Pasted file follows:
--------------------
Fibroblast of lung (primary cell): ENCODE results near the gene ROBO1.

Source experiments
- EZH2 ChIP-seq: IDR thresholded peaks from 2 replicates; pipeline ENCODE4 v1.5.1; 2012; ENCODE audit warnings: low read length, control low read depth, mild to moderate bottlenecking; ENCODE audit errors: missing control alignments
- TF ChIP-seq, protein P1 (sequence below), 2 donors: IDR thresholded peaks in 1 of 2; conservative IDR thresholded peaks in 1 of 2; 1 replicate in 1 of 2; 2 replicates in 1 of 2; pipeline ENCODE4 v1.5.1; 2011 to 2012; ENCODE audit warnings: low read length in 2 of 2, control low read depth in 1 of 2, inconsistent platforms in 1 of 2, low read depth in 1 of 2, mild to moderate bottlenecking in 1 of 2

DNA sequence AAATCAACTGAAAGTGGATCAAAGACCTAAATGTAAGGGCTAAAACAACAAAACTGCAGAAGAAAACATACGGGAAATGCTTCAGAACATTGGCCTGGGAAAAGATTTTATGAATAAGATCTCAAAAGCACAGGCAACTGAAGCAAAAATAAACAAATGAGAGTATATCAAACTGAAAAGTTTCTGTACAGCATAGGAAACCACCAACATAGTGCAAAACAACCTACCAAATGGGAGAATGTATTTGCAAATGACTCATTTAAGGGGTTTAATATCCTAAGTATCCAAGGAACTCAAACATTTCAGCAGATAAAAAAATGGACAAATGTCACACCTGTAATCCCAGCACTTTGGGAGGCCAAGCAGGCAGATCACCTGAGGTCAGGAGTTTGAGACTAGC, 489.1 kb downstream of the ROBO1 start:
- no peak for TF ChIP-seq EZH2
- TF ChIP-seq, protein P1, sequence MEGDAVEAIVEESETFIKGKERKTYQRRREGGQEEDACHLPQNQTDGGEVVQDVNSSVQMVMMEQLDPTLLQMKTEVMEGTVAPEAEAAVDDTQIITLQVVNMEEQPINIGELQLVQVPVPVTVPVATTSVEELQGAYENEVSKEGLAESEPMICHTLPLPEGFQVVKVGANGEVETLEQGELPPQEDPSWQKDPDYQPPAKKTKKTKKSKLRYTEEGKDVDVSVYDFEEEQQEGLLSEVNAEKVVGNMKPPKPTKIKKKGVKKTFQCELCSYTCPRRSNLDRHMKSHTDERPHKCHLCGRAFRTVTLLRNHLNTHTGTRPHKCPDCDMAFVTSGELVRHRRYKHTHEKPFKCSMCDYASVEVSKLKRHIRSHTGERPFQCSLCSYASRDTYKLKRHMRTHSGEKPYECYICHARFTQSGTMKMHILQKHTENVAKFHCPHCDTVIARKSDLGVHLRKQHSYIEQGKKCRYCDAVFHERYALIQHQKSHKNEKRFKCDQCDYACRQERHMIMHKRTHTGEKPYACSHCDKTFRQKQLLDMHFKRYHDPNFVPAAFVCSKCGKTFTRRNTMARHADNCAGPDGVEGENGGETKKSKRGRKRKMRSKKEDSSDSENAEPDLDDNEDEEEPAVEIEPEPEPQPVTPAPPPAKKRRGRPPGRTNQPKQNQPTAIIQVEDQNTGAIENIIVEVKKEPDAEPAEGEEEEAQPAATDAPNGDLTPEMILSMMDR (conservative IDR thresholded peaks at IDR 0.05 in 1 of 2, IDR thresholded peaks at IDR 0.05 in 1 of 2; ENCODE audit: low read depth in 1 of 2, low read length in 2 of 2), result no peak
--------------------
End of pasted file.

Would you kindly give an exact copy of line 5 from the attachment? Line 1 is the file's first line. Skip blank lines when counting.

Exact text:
DNA sequence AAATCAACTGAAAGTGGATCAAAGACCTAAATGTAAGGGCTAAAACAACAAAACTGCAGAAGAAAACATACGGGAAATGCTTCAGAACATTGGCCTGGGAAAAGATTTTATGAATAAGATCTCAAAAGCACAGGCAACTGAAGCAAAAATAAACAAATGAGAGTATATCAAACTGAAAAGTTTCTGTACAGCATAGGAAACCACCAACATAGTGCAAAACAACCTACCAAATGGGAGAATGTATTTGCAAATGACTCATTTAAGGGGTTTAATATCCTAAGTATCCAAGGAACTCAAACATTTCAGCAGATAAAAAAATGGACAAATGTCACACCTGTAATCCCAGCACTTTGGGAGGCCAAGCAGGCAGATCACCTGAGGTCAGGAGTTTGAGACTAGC, 489.1 kb downstream of the ROBO1 start: